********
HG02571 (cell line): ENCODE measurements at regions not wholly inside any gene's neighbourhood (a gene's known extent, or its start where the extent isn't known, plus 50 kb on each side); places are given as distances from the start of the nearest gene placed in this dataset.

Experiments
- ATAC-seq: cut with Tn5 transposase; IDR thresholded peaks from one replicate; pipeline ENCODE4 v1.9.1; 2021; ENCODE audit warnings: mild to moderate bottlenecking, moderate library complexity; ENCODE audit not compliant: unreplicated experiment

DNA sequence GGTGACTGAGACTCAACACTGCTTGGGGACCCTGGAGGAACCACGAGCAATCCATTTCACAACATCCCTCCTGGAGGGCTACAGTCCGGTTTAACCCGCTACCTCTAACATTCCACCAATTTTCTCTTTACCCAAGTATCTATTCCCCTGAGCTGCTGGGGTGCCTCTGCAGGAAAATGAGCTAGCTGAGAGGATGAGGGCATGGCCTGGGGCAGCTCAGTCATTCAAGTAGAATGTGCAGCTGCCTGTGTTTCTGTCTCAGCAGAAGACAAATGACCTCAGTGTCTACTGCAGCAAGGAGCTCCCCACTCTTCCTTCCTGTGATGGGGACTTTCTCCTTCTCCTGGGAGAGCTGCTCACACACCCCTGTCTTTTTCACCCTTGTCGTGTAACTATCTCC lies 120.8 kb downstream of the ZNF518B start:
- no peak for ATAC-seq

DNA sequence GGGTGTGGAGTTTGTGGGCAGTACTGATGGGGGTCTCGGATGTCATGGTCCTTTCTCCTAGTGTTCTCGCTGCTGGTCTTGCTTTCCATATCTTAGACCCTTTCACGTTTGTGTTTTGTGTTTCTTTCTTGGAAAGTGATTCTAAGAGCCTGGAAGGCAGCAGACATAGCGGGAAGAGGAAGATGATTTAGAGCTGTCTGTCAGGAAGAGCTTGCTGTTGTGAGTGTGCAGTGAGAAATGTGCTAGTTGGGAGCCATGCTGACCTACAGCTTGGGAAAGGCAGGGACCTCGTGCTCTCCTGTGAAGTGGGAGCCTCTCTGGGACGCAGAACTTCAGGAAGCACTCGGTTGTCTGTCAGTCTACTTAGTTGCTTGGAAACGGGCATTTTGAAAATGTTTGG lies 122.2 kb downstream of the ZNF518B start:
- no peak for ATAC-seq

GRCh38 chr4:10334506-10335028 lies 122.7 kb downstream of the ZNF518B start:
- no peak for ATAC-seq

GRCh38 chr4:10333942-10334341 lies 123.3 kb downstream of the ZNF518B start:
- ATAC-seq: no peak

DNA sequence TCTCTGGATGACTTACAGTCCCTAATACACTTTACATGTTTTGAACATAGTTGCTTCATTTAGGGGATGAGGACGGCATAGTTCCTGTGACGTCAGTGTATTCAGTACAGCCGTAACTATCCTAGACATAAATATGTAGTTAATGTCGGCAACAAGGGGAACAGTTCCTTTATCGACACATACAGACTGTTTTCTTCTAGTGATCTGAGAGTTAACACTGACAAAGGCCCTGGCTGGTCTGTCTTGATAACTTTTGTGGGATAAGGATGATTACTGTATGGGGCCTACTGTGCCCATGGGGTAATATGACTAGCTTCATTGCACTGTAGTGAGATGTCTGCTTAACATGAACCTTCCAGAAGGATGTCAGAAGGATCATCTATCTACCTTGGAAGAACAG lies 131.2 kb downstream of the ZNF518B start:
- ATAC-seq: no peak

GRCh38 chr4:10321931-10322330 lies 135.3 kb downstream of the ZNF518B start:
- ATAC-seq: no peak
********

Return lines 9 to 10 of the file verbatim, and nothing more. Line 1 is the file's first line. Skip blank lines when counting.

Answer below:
- no peak for ATAC-seq

GRCh38 chr4:10333942-10334341 lies 123.3 kb downstream of the ZNF518B start: